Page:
A Bugs Eye View

posted by / News / June 18, 2008

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A highly successful running of the Sri Lankan Airlines Pro in the Maldives has resulted in some interesting developments in WQS/Land. The super strong field, a full house at 144 and counting, were treated to Pasta Point perfection, the 6 star Prime living up to this lofty status by serving up day after day of rippable, clean as a whistle Pasta ’handers, and the cream rose to the top as the event progressed through the rounds.

There is certainly no lack of interest in qualifying spots on next years Dream Tour. The top dogs all rolled up for this Maldivian delight, and when the top seeds chimed into the action in the Rd of 96, every heat was the equivalent of Quarter Final calibre a couple years back. This was an awesome assemblage of talent, from the raw kids attempting to emulate the feat of Jordy Smith/Dane Reynolds in qualifying at their first serious crack, to wily veterans on the comeback trail, to current Top 45 candidates looking to shore up the boarding after a leaky commencement of hostilities in the major league.

This was a watershed round, it was the one each contender must get through to justify the effort to get there. Forget the fact that advancement also assured great surf with only three other blokes out, this was the business round, where professional aspirations went on the line. It might not guarantee a keeper result in the final wash, but it is for sure a throwaway if one heads south at this juncture. There were tons of gritty battles on this day, the victors and survivors lived to fight another round, the vanquished rounded up their kit bags and made the lonely journey homeward.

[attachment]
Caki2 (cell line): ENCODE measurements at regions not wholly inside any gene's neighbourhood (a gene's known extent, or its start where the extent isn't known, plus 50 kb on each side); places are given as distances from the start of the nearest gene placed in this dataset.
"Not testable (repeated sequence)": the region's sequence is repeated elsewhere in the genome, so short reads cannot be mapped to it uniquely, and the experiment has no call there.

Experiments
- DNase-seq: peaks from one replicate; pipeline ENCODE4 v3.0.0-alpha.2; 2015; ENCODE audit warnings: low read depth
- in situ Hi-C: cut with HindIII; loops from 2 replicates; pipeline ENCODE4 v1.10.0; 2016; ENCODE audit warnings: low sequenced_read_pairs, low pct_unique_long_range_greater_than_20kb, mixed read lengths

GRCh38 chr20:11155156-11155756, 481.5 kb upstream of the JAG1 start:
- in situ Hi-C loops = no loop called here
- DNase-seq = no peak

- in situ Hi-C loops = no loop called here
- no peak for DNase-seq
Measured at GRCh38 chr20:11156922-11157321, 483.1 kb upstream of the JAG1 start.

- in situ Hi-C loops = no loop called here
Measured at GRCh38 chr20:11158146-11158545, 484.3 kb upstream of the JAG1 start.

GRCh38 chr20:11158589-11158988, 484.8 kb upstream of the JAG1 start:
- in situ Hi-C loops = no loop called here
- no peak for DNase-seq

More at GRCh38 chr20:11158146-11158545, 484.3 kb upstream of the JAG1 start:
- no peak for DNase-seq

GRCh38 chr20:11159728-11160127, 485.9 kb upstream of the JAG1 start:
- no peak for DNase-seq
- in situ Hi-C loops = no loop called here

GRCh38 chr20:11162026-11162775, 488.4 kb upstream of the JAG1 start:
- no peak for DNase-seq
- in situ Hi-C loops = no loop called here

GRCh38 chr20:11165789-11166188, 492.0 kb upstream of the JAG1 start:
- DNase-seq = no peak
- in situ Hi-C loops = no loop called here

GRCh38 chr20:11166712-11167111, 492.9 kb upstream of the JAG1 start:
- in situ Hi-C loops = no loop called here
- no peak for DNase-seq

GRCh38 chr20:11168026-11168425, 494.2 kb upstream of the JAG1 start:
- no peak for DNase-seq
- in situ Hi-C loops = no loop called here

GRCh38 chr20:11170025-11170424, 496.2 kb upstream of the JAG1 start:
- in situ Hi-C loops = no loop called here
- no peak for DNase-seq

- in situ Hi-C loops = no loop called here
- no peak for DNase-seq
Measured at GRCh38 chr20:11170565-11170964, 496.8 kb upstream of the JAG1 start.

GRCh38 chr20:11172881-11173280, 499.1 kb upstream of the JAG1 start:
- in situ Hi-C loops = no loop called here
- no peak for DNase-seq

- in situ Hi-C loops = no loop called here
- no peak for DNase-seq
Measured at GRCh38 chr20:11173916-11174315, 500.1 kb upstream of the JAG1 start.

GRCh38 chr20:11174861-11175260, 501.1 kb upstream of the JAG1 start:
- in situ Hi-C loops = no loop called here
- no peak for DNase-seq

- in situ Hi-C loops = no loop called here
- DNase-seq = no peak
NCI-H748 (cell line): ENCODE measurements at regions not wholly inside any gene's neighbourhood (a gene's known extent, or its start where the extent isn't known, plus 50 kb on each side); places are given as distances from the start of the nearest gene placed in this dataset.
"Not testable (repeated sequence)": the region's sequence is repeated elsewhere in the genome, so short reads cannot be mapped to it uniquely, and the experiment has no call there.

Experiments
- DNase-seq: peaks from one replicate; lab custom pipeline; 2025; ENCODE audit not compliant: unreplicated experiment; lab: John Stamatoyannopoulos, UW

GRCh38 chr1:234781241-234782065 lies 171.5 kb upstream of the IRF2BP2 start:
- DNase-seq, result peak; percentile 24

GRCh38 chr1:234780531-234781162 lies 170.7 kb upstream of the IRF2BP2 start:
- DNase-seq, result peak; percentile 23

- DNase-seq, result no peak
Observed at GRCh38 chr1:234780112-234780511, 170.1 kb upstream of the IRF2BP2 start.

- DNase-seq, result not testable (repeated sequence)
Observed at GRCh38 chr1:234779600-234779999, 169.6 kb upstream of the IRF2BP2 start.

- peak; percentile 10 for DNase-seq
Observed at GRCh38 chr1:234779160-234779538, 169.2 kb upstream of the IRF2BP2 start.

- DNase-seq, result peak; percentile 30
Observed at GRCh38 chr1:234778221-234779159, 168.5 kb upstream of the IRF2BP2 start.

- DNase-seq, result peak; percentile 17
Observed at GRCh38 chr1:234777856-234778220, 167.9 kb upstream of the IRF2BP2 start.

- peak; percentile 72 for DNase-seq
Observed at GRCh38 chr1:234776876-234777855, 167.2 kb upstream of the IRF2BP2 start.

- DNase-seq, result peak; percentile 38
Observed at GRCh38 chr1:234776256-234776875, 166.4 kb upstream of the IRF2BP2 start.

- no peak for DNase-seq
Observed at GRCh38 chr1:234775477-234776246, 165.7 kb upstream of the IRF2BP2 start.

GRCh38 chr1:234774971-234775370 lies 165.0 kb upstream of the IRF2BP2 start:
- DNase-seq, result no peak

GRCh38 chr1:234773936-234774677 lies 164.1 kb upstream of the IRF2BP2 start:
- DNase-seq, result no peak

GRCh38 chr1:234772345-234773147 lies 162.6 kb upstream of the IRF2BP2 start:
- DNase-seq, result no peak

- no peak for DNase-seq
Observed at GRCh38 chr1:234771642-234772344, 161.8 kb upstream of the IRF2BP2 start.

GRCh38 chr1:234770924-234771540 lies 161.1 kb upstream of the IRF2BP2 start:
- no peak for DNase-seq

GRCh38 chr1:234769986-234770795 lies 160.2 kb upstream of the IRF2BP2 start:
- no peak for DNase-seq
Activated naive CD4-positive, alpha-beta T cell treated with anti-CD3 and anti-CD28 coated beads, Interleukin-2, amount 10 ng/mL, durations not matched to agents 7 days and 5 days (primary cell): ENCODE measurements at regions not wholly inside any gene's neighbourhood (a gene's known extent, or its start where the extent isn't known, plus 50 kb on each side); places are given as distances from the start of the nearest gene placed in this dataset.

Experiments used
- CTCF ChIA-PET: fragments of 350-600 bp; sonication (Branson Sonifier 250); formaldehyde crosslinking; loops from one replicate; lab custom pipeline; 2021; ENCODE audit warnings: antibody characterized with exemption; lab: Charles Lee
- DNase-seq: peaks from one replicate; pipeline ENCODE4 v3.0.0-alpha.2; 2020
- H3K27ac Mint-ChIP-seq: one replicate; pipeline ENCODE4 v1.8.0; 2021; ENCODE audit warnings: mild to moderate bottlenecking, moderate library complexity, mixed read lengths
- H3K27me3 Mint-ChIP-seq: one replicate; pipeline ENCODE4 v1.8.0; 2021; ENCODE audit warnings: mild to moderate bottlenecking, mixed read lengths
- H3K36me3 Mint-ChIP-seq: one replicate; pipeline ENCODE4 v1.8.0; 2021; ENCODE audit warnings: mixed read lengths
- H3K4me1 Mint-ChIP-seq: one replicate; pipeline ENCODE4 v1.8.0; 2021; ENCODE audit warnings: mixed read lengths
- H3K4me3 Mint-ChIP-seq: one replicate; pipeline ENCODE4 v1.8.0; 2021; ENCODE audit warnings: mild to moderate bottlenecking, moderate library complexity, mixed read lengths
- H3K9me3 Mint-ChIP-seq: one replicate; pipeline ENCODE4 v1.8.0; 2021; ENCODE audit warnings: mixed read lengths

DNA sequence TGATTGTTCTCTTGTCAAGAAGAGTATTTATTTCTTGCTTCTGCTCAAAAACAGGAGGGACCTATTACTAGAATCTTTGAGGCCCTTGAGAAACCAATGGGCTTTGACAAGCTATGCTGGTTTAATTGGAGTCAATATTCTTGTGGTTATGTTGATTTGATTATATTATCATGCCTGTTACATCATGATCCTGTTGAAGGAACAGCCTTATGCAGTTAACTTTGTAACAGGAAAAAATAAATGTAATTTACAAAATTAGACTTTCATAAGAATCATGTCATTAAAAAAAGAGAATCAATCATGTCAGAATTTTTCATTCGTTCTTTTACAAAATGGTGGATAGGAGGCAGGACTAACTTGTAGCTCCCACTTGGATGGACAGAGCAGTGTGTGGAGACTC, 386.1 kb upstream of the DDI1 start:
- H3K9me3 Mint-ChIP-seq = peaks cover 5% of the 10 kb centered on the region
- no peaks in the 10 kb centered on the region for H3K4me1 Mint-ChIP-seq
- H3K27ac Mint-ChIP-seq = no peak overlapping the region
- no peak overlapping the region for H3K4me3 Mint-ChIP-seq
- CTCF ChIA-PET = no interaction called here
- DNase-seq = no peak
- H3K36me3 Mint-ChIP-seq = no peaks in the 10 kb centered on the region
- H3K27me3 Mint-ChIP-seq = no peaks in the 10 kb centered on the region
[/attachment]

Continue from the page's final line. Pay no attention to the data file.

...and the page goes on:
The next big crossroads comes in the Round of 24. This is a three man format offering a 67% advancement. Not bad odds considering that participants had already amassed a valuable 1350 WQS points yield. But to go on means a bevy of points, upwards of 1650 towards the winners scoop of a whopping 3000 points. It also guarantees passage to man on man format. The beauty about this is that not only are you garnering major qualifying points but also invaluable man on man mileage in case one actually friggin makes it.

This is where the Hawaiian contingent pressed the field. If it wasn’t the old one/two, as in Kekoa Bacalso and Makuakai Rothman in Heat 2, it was resounding heat wins from the likes of the venerable Sunny Garcia, Joel Centeio and Dustin Cuizon. With Dustin Barca slipstreaming California’s Nathan Yeoman in heat 5, the result was a {{{100}}}% success rate for the Island surfers in this round. Onward and upward, the next round actually pitted Sunny and Makuakai against each other, with Rothman taking line honours enroute to a respectable 5th place finish.

The entire Aussie flotilla bit the dust in this crucial man on man round, however the 1650 points accrued offered a mixed blessing for Mick Campbell, Phillip MacDonald, Nathan Hedge, Adam Robertson and Drew Courtney. Courtney and Robertson made significant leaps on the ratings, lifting their averages to 1122 & 1088 respectively. The averages at this point in time are not a true reflection of qualifying potential, but are still a much better pointer then positions on the WQS ratings. For the first half of the tour it is a foot race, those with 7 or 8 events under the belt head the listings, but you have to dig for the gold and a better reflection are the four digit nuggets in the results column.